Becca Ayers and Herndon Lackey
To a great degree, Sarah was originally about the two children finding a mother — it’s even told from the point of view of Anna. And although the musical does underscore this in typically exaggerated fashion by making Anna even angrier at this intruder, much of this adaptation shifts into romantic comedy mode. It’s really about whether Jacob and Sarah will resolve their differences and kiss.
In fact, Sarah is goodhearted enough to deal out lessons for everybody in the Wheaton-Whitting clan (Sarah, for instance, isn’t really broken in spirit, only tempered). But for a show about love and loneliness (and parenting), the same “who’s the boss?” gender conflict breaks out among all three couples: Sarah vs. Jacob, Sarah’s mousey brother William and his manipulative bride Estelle, plus Jacob’s comical neighbors Matthew and Maggie. This routine makes the relationships feel predictable and dated — except, perhaps, the wink-wink disciplinary song, “Captain of the Ship,” with William (Kenneth Boys) and Estelle (Kate Loprest).
Otherwise, the “Taming of the Shrew” question of “who’s going to wear the pants in this family?” doesn’t really fit the original story or even its setting. Between 1875 and 1900 — roughly the time period of Sarah — a quarter of a million American women ran their own farms and ranches. They had to. I know, citing population statistics in a review about a musical comedy seems thoroughly incongruous. But it’s to illustrate a point: Jacob objecting to Sarah working the farm as an affront to traditional, manly roles is pure musical comedyland. Everyone had to work on a farm or a ranch. So Sarah’s request to wear overalls would not seem so jaw-droppingly outrageous.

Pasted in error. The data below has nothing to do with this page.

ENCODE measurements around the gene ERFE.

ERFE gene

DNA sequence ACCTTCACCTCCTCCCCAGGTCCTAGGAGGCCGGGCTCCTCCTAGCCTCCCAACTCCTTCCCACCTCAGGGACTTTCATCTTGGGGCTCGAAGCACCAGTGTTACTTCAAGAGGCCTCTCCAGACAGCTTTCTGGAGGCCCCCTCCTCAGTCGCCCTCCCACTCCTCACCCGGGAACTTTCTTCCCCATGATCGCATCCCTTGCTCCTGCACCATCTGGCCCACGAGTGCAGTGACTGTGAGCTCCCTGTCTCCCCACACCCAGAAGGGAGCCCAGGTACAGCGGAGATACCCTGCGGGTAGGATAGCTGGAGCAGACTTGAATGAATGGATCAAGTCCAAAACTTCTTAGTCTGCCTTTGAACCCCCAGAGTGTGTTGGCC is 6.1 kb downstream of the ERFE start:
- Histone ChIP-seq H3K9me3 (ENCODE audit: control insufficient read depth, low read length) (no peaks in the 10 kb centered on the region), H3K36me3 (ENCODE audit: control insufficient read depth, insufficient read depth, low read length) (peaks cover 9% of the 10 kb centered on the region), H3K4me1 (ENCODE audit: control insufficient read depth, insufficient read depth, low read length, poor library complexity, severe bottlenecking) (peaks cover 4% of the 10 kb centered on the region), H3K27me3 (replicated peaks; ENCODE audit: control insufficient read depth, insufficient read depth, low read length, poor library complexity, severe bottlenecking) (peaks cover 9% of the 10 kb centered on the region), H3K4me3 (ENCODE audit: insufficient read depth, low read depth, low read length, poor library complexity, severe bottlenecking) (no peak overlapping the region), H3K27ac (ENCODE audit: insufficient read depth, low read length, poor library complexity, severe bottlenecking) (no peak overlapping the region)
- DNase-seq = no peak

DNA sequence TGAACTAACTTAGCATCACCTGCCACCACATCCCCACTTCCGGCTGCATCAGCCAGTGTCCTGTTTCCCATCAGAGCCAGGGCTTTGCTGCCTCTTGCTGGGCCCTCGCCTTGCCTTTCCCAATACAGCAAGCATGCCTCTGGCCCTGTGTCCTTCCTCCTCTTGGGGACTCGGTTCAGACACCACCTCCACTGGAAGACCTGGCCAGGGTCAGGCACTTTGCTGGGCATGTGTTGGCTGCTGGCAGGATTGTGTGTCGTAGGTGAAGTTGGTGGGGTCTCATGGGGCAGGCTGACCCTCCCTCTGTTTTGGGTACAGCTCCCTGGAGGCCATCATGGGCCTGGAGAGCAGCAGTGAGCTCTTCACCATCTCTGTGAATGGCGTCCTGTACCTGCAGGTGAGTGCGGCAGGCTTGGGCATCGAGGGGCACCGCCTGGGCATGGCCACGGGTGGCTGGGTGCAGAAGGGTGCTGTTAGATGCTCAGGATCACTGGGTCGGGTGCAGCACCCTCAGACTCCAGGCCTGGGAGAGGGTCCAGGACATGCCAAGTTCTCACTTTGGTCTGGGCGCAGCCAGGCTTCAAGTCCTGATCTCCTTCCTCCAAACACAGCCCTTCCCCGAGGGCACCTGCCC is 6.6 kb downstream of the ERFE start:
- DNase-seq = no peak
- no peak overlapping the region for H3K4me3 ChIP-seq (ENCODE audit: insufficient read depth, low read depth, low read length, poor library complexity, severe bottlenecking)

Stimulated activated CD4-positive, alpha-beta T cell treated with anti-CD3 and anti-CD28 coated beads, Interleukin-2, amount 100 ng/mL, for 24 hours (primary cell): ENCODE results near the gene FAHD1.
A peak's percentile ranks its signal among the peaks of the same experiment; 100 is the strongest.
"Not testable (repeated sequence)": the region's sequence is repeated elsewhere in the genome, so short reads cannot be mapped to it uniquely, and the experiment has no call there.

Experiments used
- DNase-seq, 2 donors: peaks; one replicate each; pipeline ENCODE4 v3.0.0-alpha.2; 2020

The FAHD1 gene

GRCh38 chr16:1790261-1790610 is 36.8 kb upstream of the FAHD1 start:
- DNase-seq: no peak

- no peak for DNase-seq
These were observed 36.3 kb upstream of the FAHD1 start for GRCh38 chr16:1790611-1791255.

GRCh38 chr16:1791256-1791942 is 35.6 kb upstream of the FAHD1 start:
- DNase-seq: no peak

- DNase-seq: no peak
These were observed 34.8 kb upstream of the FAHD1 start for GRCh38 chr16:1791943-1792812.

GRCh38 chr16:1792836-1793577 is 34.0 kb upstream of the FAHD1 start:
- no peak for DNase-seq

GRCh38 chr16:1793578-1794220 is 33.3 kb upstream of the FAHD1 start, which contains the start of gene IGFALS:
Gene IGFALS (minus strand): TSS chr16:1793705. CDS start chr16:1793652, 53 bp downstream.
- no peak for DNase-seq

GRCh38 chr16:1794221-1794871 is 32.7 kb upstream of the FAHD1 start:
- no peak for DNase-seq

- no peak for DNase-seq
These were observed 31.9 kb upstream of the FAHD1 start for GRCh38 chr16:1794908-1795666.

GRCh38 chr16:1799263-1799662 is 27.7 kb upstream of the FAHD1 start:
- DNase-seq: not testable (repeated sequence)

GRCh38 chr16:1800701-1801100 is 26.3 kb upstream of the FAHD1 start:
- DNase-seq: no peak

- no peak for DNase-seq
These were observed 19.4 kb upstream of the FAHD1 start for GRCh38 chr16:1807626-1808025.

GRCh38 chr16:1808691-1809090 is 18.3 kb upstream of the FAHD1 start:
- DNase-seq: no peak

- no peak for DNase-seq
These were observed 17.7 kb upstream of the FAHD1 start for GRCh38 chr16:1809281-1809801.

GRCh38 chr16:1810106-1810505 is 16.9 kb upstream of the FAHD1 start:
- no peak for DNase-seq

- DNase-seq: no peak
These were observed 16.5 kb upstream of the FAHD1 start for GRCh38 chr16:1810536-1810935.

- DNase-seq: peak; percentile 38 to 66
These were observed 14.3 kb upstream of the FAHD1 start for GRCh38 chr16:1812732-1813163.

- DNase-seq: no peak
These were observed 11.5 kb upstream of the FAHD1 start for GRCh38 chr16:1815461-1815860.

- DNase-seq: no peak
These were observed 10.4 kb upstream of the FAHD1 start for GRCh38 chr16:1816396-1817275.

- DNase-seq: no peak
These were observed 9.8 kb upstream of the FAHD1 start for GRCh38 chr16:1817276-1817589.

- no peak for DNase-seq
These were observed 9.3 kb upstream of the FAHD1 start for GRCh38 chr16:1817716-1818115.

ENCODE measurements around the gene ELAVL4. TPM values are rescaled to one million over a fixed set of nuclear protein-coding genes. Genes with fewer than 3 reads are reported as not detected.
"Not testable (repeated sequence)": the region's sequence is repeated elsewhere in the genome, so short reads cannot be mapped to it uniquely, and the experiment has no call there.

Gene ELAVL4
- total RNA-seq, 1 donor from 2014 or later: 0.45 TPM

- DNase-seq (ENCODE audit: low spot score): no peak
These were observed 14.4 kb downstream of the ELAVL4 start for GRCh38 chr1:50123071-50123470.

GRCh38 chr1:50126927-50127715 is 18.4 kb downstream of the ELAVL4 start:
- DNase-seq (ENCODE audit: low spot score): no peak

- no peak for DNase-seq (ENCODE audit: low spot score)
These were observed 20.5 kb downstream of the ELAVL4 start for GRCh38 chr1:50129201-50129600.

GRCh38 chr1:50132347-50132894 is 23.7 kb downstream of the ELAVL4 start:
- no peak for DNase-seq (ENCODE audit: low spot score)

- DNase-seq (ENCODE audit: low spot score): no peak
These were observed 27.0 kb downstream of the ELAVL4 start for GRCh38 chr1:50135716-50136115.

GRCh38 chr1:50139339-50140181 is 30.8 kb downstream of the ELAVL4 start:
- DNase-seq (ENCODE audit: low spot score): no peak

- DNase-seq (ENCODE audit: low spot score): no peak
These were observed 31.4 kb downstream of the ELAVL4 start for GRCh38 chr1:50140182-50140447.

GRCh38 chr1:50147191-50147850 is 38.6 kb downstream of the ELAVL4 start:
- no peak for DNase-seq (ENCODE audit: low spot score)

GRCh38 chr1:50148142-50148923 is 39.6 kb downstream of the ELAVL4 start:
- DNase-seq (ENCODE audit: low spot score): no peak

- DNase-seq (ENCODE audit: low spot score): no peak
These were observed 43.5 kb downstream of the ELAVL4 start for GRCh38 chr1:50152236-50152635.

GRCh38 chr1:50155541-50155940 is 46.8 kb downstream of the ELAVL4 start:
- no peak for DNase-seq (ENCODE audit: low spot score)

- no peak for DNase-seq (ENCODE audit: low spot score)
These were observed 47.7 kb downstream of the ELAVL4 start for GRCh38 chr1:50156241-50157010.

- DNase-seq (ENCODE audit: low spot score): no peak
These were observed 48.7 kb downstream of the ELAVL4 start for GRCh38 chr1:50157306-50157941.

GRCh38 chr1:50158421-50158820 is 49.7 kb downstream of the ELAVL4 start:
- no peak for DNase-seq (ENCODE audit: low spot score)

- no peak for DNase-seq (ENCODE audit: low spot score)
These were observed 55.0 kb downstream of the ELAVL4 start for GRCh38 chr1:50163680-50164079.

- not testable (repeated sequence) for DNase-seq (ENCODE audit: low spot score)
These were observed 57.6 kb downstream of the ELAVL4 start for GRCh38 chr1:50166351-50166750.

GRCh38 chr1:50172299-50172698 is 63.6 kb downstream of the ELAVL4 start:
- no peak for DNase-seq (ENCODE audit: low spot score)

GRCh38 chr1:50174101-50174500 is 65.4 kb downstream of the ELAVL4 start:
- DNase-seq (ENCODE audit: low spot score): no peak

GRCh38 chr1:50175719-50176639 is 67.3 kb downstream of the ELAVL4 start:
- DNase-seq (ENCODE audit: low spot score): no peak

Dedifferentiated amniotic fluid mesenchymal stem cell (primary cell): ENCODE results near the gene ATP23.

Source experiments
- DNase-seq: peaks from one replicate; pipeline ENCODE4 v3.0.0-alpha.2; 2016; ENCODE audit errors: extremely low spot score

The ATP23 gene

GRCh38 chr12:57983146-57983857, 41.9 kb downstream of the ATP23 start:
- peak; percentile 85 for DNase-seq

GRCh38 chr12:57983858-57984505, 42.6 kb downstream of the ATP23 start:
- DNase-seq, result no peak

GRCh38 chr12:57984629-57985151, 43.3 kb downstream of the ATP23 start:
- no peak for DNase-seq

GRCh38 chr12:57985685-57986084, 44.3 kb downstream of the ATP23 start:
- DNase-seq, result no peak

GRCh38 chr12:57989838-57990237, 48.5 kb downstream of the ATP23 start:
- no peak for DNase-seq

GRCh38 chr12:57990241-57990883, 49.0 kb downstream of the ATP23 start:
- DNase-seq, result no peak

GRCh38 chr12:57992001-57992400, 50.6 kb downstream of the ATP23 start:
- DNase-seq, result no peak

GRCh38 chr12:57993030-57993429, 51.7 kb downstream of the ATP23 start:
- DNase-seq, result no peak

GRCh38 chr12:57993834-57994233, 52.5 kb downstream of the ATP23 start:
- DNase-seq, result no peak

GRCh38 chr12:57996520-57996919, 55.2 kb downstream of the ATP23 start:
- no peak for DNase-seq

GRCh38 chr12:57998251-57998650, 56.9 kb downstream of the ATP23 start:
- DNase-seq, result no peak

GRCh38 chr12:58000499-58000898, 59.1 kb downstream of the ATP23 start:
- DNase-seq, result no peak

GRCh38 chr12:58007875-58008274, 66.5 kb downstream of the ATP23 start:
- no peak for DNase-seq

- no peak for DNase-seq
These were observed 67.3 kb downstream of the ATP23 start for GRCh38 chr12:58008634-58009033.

Indeed, in the book, Jacob’s prime objection to Sarah’s helping him with everything is that she shouldn’t ride the horse Jack because Jack is “sly” and could hurt her. That’s mostly it — a concern for her safety. All the other differences they have are really about Midwesterners and a New Englander trying to accommodate each other, and a little girl who doesn’t want this new woman to replace the precious memory of her lost mother. So the gender anxiety that pervades the musical is mostly trumped up.
And this stage version feels hokey and trumped up whether you know anything about life on the prairie or whether you even know original novel. That’s because what it feels like is Annie Get Your Gun. Benjamin and O’Keefe are sophisticated songwriters, especially when it comes to trios and quartets singing in counterpoint, advancing a scene or presenting the opposing sides in an argument. Yet there’s a competition here between Jacob and Sarah over the hay in the barn. It may not end the way the target-shooting contest in Annie Get Your Gun does, but one half-expects that Becca Ayers as Sarah will lament “You can’t get a man baling hay.”
This show feels that conventional, that oddly old-fashioned.
And that’s the plain truth.